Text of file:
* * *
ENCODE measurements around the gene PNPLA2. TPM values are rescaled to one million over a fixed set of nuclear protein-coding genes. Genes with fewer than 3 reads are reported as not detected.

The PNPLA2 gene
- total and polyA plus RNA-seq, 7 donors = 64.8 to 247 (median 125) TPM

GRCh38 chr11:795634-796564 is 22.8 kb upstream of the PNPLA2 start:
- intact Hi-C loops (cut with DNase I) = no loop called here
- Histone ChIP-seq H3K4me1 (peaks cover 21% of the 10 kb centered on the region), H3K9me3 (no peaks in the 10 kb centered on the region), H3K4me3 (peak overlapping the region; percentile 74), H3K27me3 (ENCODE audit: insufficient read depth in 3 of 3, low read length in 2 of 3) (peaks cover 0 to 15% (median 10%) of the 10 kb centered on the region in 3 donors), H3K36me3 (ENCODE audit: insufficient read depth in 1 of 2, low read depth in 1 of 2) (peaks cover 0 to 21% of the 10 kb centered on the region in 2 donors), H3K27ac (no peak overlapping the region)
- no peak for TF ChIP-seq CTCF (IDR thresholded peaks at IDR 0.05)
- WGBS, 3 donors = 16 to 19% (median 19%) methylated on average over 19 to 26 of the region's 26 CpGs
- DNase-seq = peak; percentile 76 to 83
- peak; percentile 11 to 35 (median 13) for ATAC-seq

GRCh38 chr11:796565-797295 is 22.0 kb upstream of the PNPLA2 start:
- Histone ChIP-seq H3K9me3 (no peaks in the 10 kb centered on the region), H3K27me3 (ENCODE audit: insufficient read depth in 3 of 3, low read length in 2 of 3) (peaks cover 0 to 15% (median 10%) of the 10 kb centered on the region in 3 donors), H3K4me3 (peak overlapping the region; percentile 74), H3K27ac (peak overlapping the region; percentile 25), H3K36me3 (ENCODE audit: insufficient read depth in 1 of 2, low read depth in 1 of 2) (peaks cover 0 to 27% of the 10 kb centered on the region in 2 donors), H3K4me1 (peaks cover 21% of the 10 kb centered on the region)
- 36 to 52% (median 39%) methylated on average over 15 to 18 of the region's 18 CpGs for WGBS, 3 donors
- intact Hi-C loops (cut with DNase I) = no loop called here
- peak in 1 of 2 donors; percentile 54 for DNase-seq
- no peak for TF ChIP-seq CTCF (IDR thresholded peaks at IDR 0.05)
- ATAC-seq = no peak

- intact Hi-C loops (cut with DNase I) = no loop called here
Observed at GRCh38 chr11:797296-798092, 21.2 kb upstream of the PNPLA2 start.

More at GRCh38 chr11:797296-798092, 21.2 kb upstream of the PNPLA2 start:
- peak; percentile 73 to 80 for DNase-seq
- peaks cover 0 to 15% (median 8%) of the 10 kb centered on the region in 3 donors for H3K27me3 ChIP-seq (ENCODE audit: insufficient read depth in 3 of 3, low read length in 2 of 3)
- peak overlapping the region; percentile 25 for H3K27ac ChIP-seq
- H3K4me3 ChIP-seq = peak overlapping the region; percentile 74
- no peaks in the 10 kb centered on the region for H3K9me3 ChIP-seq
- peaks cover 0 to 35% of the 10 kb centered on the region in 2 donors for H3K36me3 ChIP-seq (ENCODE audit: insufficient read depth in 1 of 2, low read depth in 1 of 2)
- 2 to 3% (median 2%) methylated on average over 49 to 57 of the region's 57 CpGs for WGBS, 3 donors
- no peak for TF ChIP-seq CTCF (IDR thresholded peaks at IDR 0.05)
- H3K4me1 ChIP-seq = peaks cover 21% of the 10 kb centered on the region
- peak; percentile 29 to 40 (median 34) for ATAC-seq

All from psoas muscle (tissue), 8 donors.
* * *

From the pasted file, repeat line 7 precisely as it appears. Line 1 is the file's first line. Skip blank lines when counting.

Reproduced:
- no peak for TF ChIP-seq CTCF (IDR thresholded peaks at IDR 0.05)